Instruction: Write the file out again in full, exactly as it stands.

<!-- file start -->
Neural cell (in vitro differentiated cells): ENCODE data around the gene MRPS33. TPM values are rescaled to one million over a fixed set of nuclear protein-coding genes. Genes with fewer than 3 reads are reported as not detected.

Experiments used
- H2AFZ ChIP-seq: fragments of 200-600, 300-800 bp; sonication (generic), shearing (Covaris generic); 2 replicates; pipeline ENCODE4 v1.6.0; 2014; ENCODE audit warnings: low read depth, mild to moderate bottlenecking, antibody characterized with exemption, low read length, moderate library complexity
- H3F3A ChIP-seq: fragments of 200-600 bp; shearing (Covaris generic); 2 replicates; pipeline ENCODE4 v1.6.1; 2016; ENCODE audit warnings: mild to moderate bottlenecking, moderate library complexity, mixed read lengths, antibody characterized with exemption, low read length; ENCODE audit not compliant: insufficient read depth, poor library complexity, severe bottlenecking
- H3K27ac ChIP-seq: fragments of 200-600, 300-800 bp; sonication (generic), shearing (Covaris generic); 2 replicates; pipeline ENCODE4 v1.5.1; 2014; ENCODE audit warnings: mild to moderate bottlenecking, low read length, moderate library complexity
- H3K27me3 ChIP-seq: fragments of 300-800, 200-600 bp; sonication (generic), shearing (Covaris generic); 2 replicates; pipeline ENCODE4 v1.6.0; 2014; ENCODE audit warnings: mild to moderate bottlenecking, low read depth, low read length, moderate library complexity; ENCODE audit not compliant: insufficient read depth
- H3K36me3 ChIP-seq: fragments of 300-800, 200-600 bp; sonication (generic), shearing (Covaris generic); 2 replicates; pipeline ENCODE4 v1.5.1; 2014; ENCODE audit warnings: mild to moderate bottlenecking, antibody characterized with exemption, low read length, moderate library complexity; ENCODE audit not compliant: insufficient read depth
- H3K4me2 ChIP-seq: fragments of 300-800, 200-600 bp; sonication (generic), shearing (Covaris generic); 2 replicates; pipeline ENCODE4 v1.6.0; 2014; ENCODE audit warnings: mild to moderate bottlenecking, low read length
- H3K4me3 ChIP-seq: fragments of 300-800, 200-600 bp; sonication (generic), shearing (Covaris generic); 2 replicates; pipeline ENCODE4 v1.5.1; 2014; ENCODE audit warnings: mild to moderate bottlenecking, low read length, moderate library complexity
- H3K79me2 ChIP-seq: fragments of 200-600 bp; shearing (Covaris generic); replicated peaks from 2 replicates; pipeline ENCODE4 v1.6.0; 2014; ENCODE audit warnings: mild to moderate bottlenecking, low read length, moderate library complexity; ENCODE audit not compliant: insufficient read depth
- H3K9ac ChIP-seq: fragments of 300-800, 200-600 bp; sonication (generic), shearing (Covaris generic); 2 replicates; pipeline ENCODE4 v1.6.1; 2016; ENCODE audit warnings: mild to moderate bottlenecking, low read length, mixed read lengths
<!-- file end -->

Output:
Neural cell (in vitro differentiated cells): ENCODE data around the gene MRPS33. TPM values are rescaled to one million over a fixed set of nuclear protein-coding genes. Genes with fewer than 3 reads are reported as not detected.

Experiments used
- H2AFZ ChIP-seq: fragments of 200-600, 300-800 bp; sonication (generic), shearing (Covaris generic); 2 replicates; pipeline ENCODE4 v1.6.0; 2014; ENCODE audit warnings: low read depth, mild to moderate bottlenecking, antibody characterized with exemption, low read length, moderate library complexity
- H3F3A ChIP-seq: fragments of 200-600 bp; shearing (Covaris generic); 2 replicates; pipeline ENCODE4 v1.6.1; 2016; ENCODE audit warnings: mild to moderate bottlenecking, moderate library complexity, mixed read lengths, antibody characterized with exemption, low read length; ENCODE audit not compliant: insufficient read depth, poor library complexity, severe bottlenecking
- H3K27ac ChIP-seq: fragments of 200-600, 300-800 bp; sonication (generic), shearing (Covaris generic); 2 replicates; pipeline ENCODE4 v1.5.1; 2014; ENCODE audit warnings: mild to moderate bottlenecking, low read length, moderate library complexity
- H3K27me3 ChIP-seq: fragments of 300-800, 200-600 bp; sonication (generic), shearing (Covaris generic); 2 replicates; pipeline ENCODE4 v1.6.0; 2014; ENCODE audit warnings: mild to moderate bottlenecking, low read depth, low read length, moderate library complexity; ENCODE audit not compliant: insufficient read depth
- H3K36me3 ChIP-seq: fragments of 300-800, 200-600 bp; sonication (generic), shearing (Covaris generic); 2 replicates; pipeline ENCODE4 v1.5.1; 2014; ENCODE audit warnings: mild to moderate bottlenecking, antibody characterized with exemption, low read length, moderate library complexity; ENCODE audit not compliant: insufficient read depth
- H3K4me2 ChIP-seq: fragments of 300-800, 200-600 bp; sonication (generic), shearing (Covaris generic); 2 replicates; pipeline ENCODE4 v1.6.0; 2014; ENCODE audit warnings: mild to moderate bottlenecking, low read length
- H3K4me3 ChIP-seq: fragments of 300-800, 200-600 bp; sonication (generic), shearing (Covaris generic); 2 replicates; pipeline ENCODE4 v1.5.1; 2014; ENCODE audit warnings: mild to moderate bottlenecking, low read length, moderate library complexity
- H3K79me2 ChIP-seq: fragments of 200-600 bp; shearing (Covaris generic); replicated peaks from 2 replicates; pipeline ENCODE4 v1.6.0; 2014; ENCODE audit warnings: mild to moderate bottlenecking, low read length, moderate library complexity; ENCODE audit not compliant: insufficient read depth
- H3K9ac ChIP-seq: fragments of 300-800, 200-600 bp; sonication (generic), shearing (Covaris generic); 2 replicates; pipeline ENCODE4 v1.6.1; 2016; ENCODE audit warnings: mild to moderate bottlenecking, low read length, mixed read lengths